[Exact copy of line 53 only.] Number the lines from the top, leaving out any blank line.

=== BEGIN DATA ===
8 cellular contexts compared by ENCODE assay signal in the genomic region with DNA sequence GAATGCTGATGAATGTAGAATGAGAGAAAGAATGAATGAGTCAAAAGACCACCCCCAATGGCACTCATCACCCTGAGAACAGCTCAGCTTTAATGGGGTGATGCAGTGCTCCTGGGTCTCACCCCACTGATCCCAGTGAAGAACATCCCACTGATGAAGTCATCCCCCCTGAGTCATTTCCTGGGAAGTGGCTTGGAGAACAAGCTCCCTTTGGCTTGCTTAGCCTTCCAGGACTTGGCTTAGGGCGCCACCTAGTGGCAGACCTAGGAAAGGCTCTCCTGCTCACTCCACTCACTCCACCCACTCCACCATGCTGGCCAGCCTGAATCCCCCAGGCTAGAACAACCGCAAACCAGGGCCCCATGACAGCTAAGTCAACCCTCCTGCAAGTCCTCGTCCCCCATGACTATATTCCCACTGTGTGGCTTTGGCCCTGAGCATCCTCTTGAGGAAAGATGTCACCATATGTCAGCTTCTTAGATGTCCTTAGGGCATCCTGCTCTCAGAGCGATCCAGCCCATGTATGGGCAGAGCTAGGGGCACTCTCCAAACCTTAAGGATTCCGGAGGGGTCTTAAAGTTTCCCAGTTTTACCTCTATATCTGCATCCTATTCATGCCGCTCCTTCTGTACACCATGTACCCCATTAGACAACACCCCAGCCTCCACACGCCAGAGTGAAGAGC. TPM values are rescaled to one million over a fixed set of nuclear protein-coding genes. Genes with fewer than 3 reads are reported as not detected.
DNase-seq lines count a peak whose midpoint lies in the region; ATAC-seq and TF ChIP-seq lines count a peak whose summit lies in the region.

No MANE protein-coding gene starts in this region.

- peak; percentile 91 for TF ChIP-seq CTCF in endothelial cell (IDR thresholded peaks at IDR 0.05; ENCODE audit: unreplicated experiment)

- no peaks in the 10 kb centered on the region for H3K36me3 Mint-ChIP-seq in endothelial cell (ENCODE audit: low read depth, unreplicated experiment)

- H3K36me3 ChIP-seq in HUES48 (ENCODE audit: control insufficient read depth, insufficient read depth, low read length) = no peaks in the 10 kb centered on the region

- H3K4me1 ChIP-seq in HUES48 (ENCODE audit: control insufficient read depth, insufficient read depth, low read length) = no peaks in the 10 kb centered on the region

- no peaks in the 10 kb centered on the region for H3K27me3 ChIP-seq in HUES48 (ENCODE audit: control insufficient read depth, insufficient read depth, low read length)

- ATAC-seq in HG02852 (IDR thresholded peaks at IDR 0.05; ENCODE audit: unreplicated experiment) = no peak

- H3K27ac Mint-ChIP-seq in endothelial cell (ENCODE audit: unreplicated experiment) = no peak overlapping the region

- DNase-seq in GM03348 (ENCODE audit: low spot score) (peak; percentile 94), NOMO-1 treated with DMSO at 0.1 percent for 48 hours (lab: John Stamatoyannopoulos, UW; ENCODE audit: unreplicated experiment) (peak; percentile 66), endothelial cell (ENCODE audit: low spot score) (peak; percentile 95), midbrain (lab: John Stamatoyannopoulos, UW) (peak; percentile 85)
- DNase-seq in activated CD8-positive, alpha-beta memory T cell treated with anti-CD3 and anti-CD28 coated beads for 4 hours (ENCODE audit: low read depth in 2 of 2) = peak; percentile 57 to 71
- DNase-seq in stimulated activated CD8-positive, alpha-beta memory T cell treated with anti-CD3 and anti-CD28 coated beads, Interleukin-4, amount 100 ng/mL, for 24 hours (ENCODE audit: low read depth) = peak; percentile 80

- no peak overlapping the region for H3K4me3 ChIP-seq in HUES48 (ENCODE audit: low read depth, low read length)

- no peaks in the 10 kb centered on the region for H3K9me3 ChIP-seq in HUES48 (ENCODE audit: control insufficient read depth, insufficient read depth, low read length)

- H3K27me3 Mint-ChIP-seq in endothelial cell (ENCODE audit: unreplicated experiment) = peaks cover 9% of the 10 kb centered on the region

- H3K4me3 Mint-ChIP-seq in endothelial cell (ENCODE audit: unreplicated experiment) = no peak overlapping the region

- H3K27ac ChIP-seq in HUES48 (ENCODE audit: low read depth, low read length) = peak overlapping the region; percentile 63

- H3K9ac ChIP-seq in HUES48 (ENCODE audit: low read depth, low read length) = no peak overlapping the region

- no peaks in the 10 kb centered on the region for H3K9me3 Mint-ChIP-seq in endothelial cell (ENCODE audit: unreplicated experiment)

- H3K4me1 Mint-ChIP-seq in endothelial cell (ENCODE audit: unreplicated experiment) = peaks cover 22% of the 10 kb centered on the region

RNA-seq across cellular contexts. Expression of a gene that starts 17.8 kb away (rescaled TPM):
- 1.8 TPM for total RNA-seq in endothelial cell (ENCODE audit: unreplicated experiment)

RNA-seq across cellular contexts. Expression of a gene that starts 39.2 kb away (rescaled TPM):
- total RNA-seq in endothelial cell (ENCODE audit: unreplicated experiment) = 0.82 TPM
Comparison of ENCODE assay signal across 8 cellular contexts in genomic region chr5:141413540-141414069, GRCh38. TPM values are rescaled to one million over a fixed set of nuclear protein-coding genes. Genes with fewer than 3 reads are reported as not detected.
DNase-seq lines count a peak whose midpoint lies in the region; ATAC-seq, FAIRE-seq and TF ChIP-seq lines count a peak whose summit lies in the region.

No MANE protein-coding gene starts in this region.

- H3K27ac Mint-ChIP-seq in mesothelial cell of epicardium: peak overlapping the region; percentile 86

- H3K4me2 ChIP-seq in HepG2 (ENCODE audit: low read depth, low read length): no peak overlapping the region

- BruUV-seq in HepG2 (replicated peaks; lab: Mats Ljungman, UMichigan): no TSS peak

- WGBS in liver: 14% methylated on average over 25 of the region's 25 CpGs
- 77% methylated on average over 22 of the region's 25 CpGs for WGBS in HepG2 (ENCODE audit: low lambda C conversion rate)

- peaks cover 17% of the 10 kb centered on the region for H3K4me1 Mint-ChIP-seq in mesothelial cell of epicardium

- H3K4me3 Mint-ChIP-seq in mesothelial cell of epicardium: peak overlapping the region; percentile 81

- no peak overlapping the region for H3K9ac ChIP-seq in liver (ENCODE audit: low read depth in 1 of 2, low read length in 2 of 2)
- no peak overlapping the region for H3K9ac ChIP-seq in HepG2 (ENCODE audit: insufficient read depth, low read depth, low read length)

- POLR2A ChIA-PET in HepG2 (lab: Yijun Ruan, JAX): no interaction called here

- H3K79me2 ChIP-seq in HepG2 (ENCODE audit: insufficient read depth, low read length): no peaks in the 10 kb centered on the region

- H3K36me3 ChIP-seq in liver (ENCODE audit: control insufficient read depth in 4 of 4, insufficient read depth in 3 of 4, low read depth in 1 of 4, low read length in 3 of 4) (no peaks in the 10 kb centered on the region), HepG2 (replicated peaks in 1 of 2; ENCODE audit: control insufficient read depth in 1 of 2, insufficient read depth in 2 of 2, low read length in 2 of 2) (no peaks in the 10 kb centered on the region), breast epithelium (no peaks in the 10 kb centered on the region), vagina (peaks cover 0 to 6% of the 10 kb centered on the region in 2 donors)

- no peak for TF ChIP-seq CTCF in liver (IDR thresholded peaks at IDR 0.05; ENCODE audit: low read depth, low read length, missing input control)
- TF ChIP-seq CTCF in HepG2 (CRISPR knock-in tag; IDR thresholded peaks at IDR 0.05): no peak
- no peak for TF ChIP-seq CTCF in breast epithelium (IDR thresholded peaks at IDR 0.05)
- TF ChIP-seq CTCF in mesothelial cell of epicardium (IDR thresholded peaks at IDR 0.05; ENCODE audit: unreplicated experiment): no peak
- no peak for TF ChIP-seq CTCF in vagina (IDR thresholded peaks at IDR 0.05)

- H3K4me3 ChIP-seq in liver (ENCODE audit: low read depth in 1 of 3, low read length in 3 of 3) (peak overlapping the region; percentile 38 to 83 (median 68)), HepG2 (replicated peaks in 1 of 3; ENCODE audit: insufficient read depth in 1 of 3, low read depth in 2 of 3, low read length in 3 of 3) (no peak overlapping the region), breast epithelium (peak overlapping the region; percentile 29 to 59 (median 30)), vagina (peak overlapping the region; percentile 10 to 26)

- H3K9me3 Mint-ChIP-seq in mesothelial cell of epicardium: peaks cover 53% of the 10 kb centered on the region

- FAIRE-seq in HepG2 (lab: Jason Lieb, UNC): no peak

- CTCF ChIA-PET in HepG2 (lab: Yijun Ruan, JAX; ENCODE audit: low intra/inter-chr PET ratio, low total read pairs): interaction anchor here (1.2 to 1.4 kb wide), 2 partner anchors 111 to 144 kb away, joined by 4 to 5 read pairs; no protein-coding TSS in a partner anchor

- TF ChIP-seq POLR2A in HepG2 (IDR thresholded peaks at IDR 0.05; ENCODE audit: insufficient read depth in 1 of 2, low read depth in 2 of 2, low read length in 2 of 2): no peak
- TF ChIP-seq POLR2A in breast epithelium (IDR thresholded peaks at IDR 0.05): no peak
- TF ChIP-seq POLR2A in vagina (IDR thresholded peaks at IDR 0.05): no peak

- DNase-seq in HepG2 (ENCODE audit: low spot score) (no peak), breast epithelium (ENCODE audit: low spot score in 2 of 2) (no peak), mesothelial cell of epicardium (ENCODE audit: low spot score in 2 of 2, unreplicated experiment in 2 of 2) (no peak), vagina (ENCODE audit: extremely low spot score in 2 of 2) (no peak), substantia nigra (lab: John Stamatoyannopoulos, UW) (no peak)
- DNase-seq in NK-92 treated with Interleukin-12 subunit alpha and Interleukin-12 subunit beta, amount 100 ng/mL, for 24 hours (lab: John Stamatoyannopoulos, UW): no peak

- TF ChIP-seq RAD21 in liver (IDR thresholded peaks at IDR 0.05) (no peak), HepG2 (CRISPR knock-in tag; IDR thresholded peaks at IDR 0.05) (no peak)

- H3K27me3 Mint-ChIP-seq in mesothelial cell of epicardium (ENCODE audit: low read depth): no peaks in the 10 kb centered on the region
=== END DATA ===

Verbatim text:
- DNase-seq in HepG2 (ENCODE audit: low spot score) (no peak), breast epithelium (ENCODE audit: low spot score in 2 of 2) (no peak), mesothelial cell of epicardium (ENCODE audit: low spot score in 2 of 2, unreplicated experiment in 2 of 2) (no peak), vagina (ENCODE audit: extremely low spot score in 2 of 2) (no peak), substantia nigra (lab: John Stamatoyannopoulos, UW) (no peak)